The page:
On 19 July 2013, the tree was felled by a severe storm. Forty-eight logs, some rotted, were salvaged from the remains. On 8 March 2014, the logs were milled into smaller pieces in a ceremony at Toronto’s Evergreen Brick Works overseen by the Ontario Heritage Trust and accompanied by the Regimental band of the Queen’s Own Rifles of Canada, in which Muir served in the Battle of Ridgeway in 1866. The City of Toronto’s economic development and culture department announced plans for the wood to be used  in some 150 projects, including: sets of nesting bowls for the Royal Ontario Museum and the Ontario Heritage Trust; a flag stand in the House of Commons; a lap desk for the Speaker of the House of Commons; book stands and lecterns for the Library of Parliament; and pens for soldiers serving overseas.

On 7 June 2014, a sapling from a seed of the tree was planted in Toronto’s Todmorden Hills Heritage Site, the location of Upper Canada’s first paper mill. Other plans for the wood were also unveiled: the building of a bench in honour of former NDP leader Jack Layton, to be placed in the House of Commons; the creation of “a tower of Toronto history,” carved from the trunk of the tree by the Ontario Woodcarvers Association in public view at the Ontario Science Centre; and the making of a guitar to be used for a year by the band Blue Rodeo, then passed to a different Canadian band or musician every year thereafter.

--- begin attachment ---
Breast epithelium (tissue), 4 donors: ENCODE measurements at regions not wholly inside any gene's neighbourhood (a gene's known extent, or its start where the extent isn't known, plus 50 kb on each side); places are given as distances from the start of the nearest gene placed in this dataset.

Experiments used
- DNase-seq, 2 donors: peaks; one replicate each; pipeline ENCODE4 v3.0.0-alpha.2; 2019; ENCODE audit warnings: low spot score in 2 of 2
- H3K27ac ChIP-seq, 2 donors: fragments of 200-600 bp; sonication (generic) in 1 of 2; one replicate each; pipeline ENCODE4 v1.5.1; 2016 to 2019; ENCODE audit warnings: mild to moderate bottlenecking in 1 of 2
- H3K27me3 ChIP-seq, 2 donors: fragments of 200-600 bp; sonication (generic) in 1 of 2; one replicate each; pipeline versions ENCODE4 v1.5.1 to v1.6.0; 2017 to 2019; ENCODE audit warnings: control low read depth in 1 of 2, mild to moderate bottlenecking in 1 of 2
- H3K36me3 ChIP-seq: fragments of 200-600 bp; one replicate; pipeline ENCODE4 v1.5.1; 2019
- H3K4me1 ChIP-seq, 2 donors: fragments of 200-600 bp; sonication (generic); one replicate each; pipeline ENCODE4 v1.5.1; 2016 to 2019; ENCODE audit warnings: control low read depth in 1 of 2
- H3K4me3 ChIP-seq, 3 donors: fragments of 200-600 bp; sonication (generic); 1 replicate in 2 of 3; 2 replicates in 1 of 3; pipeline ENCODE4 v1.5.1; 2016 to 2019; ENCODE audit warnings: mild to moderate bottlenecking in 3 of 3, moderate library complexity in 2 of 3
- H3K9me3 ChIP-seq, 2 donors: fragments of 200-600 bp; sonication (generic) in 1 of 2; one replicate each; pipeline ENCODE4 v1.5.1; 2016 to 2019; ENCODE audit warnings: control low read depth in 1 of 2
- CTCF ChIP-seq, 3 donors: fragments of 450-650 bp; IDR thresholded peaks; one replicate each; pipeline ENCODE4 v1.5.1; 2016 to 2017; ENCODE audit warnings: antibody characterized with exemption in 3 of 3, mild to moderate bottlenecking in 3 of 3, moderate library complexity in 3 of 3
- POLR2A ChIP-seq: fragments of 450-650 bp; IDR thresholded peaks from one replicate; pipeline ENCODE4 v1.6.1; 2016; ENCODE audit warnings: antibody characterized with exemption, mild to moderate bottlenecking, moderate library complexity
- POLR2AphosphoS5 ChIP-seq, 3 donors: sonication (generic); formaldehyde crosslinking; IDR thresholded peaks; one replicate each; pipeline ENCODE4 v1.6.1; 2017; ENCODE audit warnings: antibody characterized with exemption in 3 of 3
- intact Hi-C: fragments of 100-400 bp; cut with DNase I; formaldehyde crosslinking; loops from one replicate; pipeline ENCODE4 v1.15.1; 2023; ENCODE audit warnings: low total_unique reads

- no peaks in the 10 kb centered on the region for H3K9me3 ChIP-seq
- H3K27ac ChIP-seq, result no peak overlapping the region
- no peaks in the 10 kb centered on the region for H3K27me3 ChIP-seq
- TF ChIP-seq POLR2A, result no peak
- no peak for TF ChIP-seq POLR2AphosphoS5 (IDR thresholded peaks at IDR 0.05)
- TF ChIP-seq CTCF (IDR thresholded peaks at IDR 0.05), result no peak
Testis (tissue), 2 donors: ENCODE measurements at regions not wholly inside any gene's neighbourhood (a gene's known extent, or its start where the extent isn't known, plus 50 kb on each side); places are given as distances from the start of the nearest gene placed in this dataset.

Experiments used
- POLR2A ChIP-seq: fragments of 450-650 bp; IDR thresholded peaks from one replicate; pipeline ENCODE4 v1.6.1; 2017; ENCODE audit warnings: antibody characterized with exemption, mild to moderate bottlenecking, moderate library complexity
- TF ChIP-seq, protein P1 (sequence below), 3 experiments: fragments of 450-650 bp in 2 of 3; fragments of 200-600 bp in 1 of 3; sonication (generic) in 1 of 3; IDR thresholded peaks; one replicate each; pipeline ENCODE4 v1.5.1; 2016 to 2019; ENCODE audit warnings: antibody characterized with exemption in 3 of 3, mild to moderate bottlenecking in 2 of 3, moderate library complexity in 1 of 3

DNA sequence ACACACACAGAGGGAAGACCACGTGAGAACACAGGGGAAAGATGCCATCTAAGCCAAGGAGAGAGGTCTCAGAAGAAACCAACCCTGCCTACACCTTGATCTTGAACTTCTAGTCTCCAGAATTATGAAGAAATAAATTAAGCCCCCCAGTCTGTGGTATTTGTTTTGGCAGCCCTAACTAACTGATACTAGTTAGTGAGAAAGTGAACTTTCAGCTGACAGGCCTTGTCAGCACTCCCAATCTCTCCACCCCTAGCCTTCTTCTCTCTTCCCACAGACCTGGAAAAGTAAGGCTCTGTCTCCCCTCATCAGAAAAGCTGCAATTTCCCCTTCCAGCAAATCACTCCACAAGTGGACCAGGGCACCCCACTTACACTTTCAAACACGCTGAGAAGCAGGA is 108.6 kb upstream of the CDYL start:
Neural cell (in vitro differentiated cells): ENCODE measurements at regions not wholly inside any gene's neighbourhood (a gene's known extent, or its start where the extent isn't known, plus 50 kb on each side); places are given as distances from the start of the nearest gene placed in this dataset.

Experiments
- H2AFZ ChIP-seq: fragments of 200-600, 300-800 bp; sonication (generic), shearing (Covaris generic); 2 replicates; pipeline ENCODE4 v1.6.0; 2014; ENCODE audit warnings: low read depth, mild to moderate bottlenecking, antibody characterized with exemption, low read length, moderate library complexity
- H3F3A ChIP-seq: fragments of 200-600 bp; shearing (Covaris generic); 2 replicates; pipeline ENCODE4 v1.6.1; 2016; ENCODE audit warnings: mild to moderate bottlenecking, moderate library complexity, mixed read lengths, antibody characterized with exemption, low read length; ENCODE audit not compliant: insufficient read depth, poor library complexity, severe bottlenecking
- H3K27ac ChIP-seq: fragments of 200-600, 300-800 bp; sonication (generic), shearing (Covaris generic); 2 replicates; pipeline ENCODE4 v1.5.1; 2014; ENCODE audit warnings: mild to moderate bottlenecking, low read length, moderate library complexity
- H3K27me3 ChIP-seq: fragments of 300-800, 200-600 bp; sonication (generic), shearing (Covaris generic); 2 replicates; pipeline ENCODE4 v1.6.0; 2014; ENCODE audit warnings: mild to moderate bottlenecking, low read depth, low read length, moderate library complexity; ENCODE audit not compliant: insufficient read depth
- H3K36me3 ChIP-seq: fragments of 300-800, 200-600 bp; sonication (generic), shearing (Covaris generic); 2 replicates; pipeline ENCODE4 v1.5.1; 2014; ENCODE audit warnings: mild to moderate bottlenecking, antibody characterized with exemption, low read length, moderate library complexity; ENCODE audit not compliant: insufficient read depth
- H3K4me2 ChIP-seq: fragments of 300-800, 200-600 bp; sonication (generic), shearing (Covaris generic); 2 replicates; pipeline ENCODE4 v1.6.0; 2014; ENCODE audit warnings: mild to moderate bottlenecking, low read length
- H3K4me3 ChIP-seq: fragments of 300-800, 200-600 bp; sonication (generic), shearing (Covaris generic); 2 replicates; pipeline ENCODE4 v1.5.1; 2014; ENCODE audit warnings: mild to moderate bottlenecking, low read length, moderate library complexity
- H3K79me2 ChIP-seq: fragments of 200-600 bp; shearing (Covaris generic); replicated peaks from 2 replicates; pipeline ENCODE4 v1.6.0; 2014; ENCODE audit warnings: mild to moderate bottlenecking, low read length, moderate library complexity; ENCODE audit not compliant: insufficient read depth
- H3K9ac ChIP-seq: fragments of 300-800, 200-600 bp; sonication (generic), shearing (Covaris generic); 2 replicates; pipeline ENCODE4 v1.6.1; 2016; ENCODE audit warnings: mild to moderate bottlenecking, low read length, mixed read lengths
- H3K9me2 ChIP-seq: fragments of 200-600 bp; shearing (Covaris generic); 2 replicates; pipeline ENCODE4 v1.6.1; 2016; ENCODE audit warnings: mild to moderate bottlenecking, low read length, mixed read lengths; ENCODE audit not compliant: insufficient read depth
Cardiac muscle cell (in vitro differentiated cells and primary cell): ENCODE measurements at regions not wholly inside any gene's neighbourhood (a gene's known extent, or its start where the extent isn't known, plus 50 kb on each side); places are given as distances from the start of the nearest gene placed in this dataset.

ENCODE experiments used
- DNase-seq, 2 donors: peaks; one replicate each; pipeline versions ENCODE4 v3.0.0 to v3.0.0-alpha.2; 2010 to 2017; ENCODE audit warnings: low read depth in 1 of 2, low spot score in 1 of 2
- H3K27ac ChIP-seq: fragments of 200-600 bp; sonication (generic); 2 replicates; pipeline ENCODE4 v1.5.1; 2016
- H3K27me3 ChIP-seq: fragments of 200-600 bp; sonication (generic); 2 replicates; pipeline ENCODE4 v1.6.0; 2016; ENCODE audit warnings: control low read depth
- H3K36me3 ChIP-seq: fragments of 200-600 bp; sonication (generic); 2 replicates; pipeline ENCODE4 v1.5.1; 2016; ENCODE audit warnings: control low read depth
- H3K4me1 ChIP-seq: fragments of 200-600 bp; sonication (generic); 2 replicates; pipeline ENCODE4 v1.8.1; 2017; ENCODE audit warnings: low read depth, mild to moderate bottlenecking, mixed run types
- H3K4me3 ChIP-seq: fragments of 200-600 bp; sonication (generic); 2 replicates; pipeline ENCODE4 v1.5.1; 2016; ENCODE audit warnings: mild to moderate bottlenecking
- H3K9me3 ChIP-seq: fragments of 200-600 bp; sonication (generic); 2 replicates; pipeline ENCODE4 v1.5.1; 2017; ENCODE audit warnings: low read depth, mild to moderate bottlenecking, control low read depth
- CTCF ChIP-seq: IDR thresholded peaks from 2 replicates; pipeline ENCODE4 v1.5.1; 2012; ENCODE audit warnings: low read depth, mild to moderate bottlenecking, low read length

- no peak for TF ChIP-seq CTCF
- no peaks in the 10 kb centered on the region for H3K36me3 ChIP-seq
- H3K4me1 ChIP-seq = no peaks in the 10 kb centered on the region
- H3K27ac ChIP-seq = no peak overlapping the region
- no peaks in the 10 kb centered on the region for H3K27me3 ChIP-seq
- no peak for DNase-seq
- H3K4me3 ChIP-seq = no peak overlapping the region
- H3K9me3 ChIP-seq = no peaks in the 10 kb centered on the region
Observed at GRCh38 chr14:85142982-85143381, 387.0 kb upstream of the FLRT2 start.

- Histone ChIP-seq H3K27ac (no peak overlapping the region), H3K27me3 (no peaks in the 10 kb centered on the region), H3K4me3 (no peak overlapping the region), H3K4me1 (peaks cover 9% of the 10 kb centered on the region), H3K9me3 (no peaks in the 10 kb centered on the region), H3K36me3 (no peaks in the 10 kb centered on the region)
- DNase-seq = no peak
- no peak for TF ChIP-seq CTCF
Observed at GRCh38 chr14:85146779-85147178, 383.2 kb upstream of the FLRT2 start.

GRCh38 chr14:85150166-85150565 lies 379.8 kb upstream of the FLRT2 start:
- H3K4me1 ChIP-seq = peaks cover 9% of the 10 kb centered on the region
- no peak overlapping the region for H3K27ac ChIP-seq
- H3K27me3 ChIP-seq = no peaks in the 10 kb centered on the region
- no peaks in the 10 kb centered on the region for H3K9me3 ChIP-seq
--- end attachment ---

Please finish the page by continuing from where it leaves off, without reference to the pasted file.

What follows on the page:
Michael Buble - Maple Leaf Forever

Week's Favourite - didn't take a lot of photos this week. I'll go with this morning glory I took as I went for a mani-pedi on Wednesday.
Click here for more photos of our week.




WORK - captured last week at Toronto Islands. Workers at the filtration plant taking a break.


11 comments:

  1. I lost count of all your "M"s Jackie, Leslieville looks like a cool place.

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  2. Hopefully the tree's sapling is doing well.